BIRMINGHAM: Kieran, Bill Shorten will have to as he said he will answer the allegations that have been made and answer any suggestions that he had not done the best by workers. Of course we want to see a world in which business can strike sensible deals with unions but nor do we want business to be forced to make large cash payments or where they’re having to sign people up to the union for the union, not necessarily with their knowledge. So we want to make sure that we actually have a clean world in which unions can represent workers honestly and truthfully without doing any sort of backroom deals in that regard. That’s why the registered organisations commission the government wants to put in place is important and Labor should support that to give the union movement integrity.


GILBERT: Michelle Rowland, thoughts on the question I put to Simon Birmingham.


ROWLAND: Time and again we hear members of the government talk about the need for flexible workplace arrangements. Here is a former union leader who, in his time as union leader, did almost to the letter what was envisaged in The Accord, what was envisaged by Bob Hawke and Paul Keating when they modernised Australian workplace enterprising. And now this government seeks to criticise Bill Shorten for doing precisely that. It was a win-win.


GILBERT: What about these extra payments that Simon Birmingham alluded to there? Is that appropriate?


ROWLAND: He can get questioned on the Royal Commission. I don’t know where they went to and Bill Shorten said you can ask him questions on that. But I’ll make this point: Bill Kelty and Martin Ferguson, whom some in the government have been oft to quote of late, have both said this is exactly the kind of modern enterprise bargaining that we need in this country. So he does that and then this government seeks to criticise him. And let’s not forget, $61 million being spent on this Royal Commission. They couldn’t find $100,000 to keep Blacktown Community Aid open after 41 years, but $61 million of taxpayer money going into this question.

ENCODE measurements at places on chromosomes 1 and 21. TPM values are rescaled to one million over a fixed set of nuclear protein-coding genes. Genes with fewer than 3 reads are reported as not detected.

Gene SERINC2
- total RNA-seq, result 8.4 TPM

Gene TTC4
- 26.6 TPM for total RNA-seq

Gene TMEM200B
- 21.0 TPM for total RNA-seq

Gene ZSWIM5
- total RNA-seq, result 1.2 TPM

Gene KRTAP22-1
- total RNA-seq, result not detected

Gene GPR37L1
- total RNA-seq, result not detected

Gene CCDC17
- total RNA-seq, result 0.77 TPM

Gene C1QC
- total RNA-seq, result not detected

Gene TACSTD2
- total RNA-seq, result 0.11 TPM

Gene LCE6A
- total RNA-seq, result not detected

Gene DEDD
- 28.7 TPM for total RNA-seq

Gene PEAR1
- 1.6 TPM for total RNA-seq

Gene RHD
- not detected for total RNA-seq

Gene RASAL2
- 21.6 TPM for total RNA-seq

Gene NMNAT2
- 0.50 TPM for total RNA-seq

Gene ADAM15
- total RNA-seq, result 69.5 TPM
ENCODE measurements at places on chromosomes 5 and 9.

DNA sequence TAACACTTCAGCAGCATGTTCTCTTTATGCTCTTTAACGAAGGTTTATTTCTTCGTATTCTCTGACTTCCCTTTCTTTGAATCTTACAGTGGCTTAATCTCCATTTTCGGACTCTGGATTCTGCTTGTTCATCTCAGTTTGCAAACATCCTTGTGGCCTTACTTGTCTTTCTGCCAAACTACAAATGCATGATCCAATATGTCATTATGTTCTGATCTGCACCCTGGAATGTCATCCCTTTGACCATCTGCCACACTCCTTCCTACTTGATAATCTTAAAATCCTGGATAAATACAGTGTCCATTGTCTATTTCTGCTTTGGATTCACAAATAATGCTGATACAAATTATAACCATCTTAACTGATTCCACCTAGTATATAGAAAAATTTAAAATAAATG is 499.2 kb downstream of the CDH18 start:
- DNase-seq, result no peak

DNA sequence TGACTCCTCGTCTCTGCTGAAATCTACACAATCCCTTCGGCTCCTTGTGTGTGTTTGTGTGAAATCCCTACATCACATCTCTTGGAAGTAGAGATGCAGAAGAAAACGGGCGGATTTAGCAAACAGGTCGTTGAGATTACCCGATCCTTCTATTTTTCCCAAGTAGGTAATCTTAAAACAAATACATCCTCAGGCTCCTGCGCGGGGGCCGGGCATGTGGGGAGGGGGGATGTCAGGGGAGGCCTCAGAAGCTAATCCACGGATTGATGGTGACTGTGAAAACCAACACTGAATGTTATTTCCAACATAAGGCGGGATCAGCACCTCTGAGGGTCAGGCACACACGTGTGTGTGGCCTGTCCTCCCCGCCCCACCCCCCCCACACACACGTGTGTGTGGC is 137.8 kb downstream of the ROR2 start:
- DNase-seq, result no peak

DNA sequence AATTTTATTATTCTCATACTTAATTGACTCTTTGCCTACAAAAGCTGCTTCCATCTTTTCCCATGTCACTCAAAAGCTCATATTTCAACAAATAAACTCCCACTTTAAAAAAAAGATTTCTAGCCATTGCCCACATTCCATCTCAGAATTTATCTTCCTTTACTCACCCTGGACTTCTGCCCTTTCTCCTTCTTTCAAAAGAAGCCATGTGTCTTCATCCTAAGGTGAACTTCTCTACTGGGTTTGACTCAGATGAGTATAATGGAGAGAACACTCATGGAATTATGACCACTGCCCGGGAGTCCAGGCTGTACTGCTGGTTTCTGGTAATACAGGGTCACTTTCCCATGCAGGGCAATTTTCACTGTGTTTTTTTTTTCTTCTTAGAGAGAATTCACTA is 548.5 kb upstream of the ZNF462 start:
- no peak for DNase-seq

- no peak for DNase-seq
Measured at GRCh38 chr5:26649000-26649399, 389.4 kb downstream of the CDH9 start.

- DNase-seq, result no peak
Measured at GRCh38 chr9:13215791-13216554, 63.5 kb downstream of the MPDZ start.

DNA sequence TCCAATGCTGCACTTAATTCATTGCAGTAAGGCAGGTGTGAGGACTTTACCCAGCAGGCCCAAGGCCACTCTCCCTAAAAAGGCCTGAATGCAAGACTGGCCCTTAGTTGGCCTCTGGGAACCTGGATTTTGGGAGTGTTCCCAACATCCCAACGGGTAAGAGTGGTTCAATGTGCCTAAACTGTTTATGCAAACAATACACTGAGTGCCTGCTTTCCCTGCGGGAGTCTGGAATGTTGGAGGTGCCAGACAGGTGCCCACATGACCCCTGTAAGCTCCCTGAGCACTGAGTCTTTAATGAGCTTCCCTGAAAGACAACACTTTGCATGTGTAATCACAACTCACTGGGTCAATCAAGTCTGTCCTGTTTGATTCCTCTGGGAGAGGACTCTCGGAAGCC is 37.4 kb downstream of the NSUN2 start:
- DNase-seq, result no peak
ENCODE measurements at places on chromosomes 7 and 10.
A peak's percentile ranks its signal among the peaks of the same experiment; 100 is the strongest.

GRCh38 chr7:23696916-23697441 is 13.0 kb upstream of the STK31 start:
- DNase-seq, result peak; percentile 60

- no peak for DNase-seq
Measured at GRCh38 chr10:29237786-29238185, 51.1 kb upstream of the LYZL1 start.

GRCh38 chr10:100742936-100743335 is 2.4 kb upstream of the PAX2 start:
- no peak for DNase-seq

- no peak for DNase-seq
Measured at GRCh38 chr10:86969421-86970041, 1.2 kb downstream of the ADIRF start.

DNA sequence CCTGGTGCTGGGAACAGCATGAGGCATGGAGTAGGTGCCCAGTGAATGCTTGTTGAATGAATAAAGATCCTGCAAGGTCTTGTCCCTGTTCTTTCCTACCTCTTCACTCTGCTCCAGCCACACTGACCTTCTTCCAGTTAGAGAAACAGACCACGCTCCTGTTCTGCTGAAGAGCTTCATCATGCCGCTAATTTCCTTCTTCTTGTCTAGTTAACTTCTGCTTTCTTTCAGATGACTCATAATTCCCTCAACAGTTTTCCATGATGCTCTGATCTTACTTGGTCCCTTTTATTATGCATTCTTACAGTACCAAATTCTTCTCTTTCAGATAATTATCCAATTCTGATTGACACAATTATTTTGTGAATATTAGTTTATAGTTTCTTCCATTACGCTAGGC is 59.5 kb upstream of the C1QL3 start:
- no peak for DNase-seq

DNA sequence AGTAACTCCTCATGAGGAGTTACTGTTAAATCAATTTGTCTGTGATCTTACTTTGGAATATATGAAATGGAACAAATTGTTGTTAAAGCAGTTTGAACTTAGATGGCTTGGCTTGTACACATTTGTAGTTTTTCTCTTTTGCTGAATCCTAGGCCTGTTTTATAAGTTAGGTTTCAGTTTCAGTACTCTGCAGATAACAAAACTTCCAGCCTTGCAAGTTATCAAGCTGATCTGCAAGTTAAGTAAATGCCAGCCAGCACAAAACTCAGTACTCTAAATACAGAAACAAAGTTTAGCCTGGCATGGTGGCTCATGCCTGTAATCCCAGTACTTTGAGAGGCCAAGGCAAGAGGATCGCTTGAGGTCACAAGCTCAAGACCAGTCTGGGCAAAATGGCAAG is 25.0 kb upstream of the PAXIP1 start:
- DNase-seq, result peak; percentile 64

GILBERT: Let’s finish just quickly as Assistant Education Minister this Green Paper that’s been put forward possibly seeing federal funding being removed from all schools, public schools included. What’s the government’s official position on that?

BIRMINGHAM: Kieran, there’s a bit of a hysterical overreaction to what is a discussion paper that puts out four different options. We went to the last election saying we would have a view of the federations. This paper is being developed in consultation with the states and you have to remember it is not just a review of school funding, it’s a review of the federation that includes all of the funding streams.

GILBERT: You’re open to pulling federal funding out of the state system?

BIRMINGHAM: We don’t want to pre-empt the outcome. Tony Abbott is bringing together state and territory leaders to a retreat in July to talk about federation reform but we want to make sure whatever the outcome is it won’t be disadvantaging students, it won’t be disadvantaging families or parents or our school system. It will be trying to make sure we don’t have duplication and waste in our structure.

GILBERT: We’re out of time, just 10 seconds.

ROWLAND: This is a public school co-payment. This is a government that went to the last election saying they were on a Gonski unity ticket. If that was a lie, good on you. Because the Prime Minister said down the barrel the night before the election there would be no cuts to education.

BIRMINGHAM: You’re running a scare campaign, Michelle.

ROWLAND: Your Prime Minister has gone, “nothing to see here, nothing to see here.”

GILBERT: We’re out of time. Simon Birmingham, Michelle Rowland, thank you.